Take A Pregnant Pause To Reconsider Your Ideals

, , , , , , | Right | July 28, 2021

I used to work for a Christian retailer for many years, and whoo-boy, could I tell some stories. This one sticks in my mind, however.

One of my coworkers, a young unmarried female, fell pregnant — a bit of a no-no to our customer base. To assist her, she was retrained for a different department which had limited contact with the shop floor. One day, however, she needed to get something from the counter and a female customer spotted her.

Immediately, the customer exclaimed:

Customer: “Oh, you’re pregnant! That’s so exciting! Your husband must be so pleased.”

I could see my coworker have a mini internal struggle as to whether she should lie or tell the truth. She chose the latter and advised the customer that she was not married.

The customer’s countenance immediately changed and she began raging about sin and how terrible this girl was, etc. I bee-lined over right away and politely asked my coworker, now close to tears, to please pop out back for a moment as the manager was looking for her.

As soon as she left, I whirled on the customer and let fly.

Me: “How dare you judge that girl! You have no idea the circumstances surrounding her pregnancy! She may have been raped for all you know! Or divorced. Or any number of things. You have no right to judge her whatsoever.”

I let fly for a few more moments before the customer, who at least now looked properly chastened, left the store.

As soon as she left, my manager popped out from the next aisle, having heard the whole thing.

Manager: “You know, I technically should reprimand you for speaking to a customer like that.” *Pauses* “I won’t, though. Well done.”

We never saw that customer again.

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Shaken, Stirred, And Totally Served

, , , , , , , , , | Right | July 27, 2021

I am third in the queue at a local supermarket. At the counter, there is a lovely, polite, elderly lady with the telltale jerking movements of Parkinson’s. Her voice is a little slurred, soft, and monotonous.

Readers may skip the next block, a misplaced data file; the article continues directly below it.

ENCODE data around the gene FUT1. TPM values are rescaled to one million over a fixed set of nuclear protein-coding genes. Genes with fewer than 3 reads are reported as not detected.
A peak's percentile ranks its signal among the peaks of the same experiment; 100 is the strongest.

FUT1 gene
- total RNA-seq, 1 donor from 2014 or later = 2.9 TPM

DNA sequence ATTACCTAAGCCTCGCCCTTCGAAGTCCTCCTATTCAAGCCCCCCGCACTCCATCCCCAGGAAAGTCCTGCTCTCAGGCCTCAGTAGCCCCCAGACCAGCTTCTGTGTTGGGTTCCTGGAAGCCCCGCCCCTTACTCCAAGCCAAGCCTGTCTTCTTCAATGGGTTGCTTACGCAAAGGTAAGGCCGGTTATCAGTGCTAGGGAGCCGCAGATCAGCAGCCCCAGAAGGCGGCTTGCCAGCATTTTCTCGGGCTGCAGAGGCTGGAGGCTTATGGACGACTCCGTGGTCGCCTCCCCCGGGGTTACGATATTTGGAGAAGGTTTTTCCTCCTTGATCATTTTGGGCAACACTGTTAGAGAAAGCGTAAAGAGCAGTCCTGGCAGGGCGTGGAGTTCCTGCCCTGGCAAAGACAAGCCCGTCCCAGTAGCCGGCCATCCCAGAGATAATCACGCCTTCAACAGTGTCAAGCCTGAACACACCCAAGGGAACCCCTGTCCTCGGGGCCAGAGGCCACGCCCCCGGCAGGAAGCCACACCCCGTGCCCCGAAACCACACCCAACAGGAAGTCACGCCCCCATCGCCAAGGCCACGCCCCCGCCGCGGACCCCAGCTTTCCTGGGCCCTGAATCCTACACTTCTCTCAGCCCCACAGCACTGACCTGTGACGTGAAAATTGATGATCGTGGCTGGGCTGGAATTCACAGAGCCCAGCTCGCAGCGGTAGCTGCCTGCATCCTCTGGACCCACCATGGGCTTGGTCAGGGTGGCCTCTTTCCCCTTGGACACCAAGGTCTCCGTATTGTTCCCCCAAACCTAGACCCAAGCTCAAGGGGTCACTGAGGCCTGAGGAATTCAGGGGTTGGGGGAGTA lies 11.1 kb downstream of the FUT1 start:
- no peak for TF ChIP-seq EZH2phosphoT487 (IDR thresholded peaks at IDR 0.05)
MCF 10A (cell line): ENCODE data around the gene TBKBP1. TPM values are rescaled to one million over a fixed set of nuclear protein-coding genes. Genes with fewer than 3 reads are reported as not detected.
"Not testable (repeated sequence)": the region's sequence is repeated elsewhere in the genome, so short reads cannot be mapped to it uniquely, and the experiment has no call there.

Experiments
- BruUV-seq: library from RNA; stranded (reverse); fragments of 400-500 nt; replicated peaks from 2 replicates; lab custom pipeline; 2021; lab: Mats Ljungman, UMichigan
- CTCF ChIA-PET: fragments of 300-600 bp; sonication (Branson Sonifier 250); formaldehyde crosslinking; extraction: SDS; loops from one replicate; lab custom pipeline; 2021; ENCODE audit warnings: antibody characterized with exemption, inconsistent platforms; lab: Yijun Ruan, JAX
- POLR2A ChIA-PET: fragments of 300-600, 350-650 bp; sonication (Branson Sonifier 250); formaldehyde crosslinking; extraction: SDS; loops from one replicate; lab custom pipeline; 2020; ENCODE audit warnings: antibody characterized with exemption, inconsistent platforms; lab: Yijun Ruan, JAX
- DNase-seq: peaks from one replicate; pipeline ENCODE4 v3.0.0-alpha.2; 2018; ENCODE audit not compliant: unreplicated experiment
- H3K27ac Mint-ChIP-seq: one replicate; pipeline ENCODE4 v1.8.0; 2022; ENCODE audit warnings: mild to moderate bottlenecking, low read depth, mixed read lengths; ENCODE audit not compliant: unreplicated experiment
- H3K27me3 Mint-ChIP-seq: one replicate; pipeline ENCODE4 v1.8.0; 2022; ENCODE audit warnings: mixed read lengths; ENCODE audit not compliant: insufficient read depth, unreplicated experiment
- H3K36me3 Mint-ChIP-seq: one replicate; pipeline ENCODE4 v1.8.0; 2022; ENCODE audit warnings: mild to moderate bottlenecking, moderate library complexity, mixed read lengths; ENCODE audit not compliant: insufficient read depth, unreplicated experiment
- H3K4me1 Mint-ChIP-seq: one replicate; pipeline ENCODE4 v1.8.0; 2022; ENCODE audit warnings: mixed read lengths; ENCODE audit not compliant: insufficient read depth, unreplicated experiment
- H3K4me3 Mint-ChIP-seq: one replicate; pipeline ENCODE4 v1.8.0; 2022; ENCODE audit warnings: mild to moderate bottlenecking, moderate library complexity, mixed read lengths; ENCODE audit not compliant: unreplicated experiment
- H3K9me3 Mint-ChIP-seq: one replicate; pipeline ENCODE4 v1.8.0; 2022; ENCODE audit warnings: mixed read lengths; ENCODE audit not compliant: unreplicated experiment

Lady: “I’m sorry I’m so slow. Can I just get these?”

She puts through five items, mostly lunch stuff.

Cashier: “No worries, not a problem at all! Would you like a bag?”

The next customer cuts in.

Man: “Well, I’m f****** worried! You shouldn’t be allowed out in public like that.”

He gets up in the old lady’s face.

Cashier: “Stop that immediately!”

Man: “Listen, b****, I shouldn’t have to wait in line because some old f***** can’t handle her highs!”

Meanwhile, the old lady is calmly putting her stuff in her bag… except for a can of soda which she holds in her hand.

Cashier: “Excuse me. That is my mother, and she has Parkinson’s Disease; it is a neurological degenerative condition that causes those movements.”

The manager can be seen approaching but is still a few moments away.

Man: “Like f*** she is! She’s just high!”

The lady opens the now very well-shaken can of soda and proceeds to drop it at the man’s feet, causing it to spurt upward in a jet of foam and thoroughly soak him.

Lady: “Oh, I’m terribly sorry! I have Parkinson’s disease. There was a spasm in my hand and I let go of it. I’m soooooo sorry!”

The other customer shouts for a bit and then gets thrown out by the manager.

The elderly lady then waits at the end of the checkout to speak to her daughter after she finishes serving me, and that’s when I notice her mischievous grin.

Me: “You totally meant to do that, didn’t you?” *Smirks*

Lady: “H*** yeah, I did!” *Smiles sweetly* “I may have Parkinson’s, but I can still deal with an a**hole or two!”